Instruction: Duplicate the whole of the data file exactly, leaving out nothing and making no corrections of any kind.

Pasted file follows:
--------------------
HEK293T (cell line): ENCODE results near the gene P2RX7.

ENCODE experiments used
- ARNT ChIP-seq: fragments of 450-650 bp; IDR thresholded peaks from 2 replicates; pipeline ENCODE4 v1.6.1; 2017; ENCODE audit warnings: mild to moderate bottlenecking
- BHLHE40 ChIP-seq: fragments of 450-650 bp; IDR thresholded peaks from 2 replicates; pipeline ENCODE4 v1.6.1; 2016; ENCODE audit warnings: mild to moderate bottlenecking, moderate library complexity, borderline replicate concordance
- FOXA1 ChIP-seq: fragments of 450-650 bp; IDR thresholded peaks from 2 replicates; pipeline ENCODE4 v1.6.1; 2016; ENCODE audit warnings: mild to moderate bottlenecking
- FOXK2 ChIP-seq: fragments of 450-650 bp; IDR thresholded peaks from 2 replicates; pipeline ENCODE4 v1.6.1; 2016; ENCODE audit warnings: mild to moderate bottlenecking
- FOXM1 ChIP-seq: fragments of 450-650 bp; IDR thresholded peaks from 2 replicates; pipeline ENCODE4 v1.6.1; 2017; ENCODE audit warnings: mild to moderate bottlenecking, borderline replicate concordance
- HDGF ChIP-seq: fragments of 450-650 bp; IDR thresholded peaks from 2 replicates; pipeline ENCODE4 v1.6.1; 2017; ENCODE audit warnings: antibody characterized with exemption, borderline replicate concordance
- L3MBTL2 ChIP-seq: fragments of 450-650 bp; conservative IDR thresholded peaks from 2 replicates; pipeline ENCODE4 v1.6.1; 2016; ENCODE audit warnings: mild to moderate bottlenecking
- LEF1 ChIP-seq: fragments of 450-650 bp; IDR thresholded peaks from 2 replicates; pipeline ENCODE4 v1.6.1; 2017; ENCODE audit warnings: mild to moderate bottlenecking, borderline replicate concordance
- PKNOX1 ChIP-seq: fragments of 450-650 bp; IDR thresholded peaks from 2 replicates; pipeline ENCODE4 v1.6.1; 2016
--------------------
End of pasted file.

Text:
HEK293T (cell line): ENCODE results near the gene P2RX7.

ENCODE experiments used
- ARNT ChIP-seq: fragments of 450-650 bp; IDR thresholded peaks from 2 replicates; pipeline ENCODE4 v1.6.1; 2017; ENCODE audit warnings: mild to moderate bottlenecking
- BHLHE40 ChIP-seq: fragments of 450-650 bp; IDR thresholded peaks from 2 replicates; pipeline ENCODE4 v1.6.1; 2016; ENCODE audit warnings: mild to moderate bottlenecking, moderate library complexity, borderline replicate concordance
- FOXA1 ChIP-seq: fragments of 450-650 bp; IDR thresholded peaks from 2 replicates; pipeline ENCODE4 v1.6.1; 2016; ENCODE audit warnings: mild to moderate bottlenecking
- FOXK2 ChIP-seq: fragments of 450-650 bp; IDR thresholded peaks from 2 replicates; pipeline ENCODE4 v1.6.1; 2016; ENCODE audit warnings: mild to moderate bottlenecking
- FOXM1 ChIP-seq: fragments of 450-650 bp; IDR thresholded peaks from 2 replicates; pipeline ENCODE4 v1.6.1; 2017; ENCODE audit warnings: mild to moderate bottlenecking, borderline replicate concordance
- HDGF ChIP-seq: fragments of 450-650 bp; IDR thresholded peaks from 2 replicates; pipeline ENCODE4 v1.6.1; 2017; ENCODE audit warnings: antibody characterized with exemption, borderline replicate concordance
- L3MBTL2 ChIP-seq: fragments of 450-650 bp; conservative IDR thresholded peaks from 2 replicates; pipeline ENCODE4 v1.6.1; 2016; ENCODE audit warnings: mild to moderate bottlenecking
- LEF1 ChIP-seq: fragments of 450-650 bp; IDR thresholded peaks from 2 replicates; pipeline ENCODE4 v1.6.1; 2017; ENCODE audit warnings: mild to moderate bottlenecking, borderline replicate concordance
- PKNOX1 ChIP-seq: fragments of 450-650 bp; IDR thresholded peaks from 2 replicates; pipeline ENCODE4 v1.6.1; 2016